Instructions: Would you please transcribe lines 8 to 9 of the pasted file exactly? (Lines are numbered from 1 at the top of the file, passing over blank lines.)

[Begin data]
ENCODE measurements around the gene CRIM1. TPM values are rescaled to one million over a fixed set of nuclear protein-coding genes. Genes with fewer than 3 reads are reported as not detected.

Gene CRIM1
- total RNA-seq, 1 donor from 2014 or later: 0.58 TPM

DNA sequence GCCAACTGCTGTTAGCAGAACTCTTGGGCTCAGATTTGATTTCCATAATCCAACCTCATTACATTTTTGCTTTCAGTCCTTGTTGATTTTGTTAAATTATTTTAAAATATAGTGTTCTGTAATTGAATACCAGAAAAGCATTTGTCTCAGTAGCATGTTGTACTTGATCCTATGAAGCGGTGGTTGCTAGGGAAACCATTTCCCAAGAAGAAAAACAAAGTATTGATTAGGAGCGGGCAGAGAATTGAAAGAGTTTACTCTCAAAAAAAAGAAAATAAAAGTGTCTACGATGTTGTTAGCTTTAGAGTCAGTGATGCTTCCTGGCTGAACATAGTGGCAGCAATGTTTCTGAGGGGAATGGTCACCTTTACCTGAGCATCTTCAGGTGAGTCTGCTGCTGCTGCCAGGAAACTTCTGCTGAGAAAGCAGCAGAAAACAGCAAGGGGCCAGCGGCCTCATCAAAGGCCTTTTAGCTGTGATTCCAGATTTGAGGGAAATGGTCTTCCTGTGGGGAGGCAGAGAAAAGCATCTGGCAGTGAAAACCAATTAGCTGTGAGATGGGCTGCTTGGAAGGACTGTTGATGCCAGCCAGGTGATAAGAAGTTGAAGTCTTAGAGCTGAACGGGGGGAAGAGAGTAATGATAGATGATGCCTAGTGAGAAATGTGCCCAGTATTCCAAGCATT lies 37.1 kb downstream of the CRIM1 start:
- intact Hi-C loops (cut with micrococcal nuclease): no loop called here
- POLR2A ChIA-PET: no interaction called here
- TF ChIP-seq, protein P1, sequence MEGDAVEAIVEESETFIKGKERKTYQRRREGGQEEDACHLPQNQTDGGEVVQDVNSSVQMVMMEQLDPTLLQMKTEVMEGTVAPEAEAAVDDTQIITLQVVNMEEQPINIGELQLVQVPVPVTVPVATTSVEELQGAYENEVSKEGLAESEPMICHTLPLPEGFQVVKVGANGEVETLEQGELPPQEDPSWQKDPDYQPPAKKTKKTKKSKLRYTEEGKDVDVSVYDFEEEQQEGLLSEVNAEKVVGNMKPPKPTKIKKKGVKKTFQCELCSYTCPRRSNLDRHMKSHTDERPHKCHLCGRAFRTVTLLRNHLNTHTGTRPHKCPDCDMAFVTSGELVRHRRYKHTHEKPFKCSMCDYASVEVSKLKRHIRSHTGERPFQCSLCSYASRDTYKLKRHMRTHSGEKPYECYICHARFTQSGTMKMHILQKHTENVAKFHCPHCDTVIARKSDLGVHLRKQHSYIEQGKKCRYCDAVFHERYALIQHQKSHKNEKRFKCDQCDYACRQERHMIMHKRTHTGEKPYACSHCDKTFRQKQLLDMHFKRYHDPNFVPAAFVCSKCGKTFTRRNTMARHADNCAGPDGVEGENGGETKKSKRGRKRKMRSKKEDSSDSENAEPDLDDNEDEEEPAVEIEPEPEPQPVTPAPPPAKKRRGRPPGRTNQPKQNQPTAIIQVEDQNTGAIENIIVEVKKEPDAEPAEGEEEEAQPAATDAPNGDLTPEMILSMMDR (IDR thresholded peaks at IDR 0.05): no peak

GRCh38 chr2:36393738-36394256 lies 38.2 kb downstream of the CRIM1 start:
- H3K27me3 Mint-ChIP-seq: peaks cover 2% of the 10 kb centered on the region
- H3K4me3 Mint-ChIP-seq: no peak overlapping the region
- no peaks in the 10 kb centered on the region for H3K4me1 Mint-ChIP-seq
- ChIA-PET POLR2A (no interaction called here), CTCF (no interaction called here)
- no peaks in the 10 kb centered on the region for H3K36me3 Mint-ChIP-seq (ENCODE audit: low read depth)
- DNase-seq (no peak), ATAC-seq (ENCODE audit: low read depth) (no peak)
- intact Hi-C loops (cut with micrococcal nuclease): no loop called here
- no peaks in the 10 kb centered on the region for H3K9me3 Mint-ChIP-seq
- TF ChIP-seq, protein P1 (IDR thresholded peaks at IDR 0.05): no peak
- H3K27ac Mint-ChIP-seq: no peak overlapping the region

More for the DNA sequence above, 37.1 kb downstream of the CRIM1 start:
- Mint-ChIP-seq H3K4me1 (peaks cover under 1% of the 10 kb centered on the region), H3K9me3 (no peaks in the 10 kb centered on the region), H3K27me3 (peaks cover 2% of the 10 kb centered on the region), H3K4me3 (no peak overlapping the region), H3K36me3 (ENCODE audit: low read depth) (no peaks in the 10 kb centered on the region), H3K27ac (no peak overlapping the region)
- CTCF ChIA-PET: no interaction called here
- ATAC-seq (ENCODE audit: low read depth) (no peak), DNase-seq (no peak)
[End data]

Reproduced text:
GRCh38 chr2:36393738-36394256 lies 38.2 kb downstream of the CRIM1 start:
- H3K27me3 Mint-ChIP-seq: peaks cover 2% of the 10 kb centered on the region